“You faced the military might of superpowers. Famine was used against your people, as a weapon of war. Your national unity was under constant assault. But nothing could break the Ethiopian spirit, and you have not only prevailed, but continue to thrive,”

His point about the use of famine against what he seemed to be referring to ethnic Tigray is a big slip of the tongue and certainly many Ethiopians will find the comment fundamentally wrong and very offensive. The reverse is true. TPLF was plotting in the name of Tigray speaking Ethiopians and has even caused an airstrike in a market place for the purpose of manipulating positive sentiment towards its cause. This is a recorded fact and former member of TPLF who claim to have insider information during the guerrilla war have given their testimonials

I cannot help questioning the material Kagame consulted to in regards to that part of Ethiopia’s history. He is fundamentally wrong.

As well, Kagame did try to echo a remark that could relate to the notion of “African solution to African Problem” – something he should not have used in reference to TPLF as an entity. It’s proven fact that TPLF leaders are the leading recipients of aid, in the whole of “Sub-Sahara Africa”, from the western world in the name of Ethiopia something unrealistic without being vassal to the donors in some way. And the point that some of what are perceived to be “African problems” are either artificially created or not African at all. So are the “solutions” that are applied to these “African problems.” It is very sad that person like Kagame is not aware of the time bomb that TPLF has planted everywhere in Ethiopia. In fact, other African leaders seem to be deceived too about the sugar-coated effort of TPLF while what is really happens tally with ethnic-chauvinism.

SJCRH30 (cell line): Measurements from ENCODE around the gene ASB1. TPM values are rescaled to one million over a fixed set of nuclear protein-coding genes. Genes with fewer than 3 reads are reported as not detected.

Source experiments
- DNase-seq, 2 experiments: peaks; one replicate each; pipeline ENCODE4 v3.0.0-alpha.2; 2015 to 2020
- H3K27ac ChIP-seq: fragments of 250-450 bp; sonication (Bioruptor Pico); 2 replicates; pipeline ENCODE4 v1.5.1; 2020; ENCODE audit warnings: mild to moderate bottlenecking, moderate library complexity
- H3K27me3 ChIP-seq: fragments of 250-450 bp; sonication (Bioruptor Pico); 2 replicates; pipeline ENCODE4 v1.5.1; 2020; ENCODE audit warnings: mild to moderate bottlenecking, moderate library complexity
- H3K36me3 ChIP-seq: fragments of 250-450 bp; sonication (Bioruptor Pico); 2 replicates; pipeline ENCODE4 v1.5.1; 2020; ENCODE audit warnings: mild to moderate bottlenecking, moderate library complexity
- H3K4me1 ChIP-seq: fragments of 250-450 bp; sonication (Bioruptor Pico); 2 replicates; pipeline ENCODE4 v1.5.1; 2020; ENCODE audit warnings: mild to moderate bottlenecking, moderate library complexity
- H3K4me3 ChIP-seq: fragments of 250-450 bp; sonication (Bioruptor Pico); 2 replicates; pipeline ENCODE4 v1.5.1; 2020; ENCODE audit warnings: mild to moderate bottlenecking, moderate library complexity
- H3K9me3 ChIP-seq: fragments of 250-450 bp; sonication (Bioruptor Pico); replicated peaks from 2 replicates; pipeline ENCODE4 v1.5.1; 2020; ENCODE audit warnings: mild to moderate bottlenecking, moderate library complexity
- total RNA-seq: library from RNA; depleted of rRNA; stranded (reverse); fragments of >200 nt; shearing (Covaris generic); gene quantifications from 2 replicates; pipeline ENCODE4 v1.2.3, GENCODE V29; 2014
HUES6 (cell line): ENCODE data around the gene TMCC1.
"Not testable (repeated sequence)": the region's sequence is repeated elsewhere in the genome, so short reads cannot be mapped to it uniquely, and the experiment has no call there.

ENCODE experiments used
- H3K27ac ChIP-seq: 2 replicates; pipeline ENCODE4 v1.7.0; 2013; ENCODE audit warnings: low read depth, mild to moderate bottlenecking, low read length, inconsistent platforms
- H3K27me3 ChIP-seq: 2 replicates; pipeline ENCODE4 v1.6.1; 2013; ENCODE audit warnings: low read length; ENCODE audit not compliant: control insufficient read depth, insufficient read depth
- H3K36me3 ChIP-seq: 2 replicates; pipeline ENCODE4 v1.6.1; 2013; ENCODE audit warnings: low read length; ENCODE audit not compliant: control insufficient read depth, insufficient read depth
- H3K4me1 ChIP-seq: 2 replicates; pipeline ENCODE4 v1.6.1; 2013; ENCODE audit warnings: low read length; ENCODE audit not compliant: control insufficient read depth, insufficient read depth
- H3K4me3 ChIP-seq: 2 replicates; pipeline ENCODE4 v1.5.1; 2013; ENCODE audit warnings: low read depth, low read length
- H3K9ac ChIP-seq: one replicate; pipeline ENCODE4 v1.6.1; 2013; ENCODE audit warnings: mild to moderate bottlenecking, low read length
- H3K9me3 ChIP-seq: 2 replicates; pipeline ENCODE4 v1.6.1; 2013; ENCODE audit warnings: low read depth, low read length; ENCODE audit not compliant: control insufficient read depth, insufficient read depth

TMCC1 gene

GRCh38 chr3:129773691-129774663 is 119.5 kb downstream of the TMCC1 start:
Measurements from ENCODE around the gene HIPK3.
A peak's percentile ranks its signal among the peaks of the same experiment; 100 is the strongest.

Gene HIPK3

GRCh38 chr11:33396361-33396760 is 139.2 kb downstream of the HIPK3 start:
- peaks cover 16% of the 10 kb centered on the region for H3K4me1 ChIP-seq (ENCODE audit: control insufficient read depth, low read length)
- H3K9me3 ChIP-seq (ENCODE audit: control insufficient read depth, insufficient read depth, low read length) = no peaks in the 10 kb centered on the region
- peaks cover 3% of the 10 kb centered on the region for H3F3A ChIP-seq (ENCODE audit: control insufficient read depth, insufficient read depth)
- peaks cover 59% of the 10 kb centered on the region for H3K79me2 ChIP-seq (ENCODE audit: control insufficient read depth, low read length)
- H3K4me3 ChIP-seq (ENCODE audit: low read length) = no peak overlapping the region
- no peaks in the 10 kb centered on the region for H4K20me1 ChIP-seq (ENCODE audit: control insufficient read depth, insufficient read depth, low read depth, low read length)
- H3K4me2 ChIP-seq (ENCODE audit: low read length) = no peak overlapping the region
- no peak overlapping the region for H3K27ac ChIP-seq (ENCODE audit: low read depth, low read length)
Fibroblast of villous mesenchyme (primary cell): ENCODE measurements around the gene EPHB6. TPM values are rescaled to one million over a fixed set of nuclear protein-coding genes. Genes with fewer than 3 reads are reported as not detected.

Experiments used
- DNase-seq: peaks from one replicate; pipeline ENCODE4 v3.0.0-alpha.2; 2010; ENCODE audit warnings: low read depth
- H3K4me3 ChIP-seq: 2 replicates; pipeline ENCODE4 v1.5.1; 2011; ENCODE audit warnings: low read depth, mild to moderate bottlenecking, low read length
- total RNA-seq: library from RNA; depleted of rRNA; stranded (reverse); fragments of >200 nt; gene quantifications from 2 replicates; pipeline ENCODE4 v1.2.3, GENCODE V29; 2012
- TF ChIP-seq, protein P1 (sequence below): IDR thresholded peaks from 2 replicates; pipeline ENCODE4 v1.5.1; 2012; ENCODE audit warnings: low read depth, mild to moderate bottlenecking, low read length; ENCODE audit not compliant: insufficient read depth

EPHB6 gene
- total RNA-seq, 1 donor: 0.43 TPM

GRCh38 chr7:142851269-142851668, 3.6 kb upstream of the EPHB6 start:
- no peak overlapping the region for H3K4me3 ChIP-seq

Kagame does not seem to have a clue about the political genealogy of core TPLF leaders either and what their intent was initially. Most of the leaders were from families who fought against Ethiopia during the war with Italy and they were brought up anti-Ethiopian sentiment. Initially, the intent of TPLF was to create Tigray Republic. Even the strictly ethnic Federal administrative structure they are using now is pretty akin to what Fascist Italy did try to use during its five years of occupation in the 1930’s.

Perhaps Kagame was into a game of diplomatic tit for tat. But surely, his mere presence in an ethnic party Bonanza and his uninformed and flawed comment about what TPLF fought for is a disservice to Africa.



  1. Nice article ! How do presidents visit another country ? Guess protocols require the leader should be informed about t he country at hand. Otherwise he or she will visit Hitler and enjoy the gala. I have seen Kagame with Sbhat negas son, a drug trafficur and criminal family . But Kagame still remains popular in Rwanda and Africa at large! He definitely did a fantastic job in Rwanda !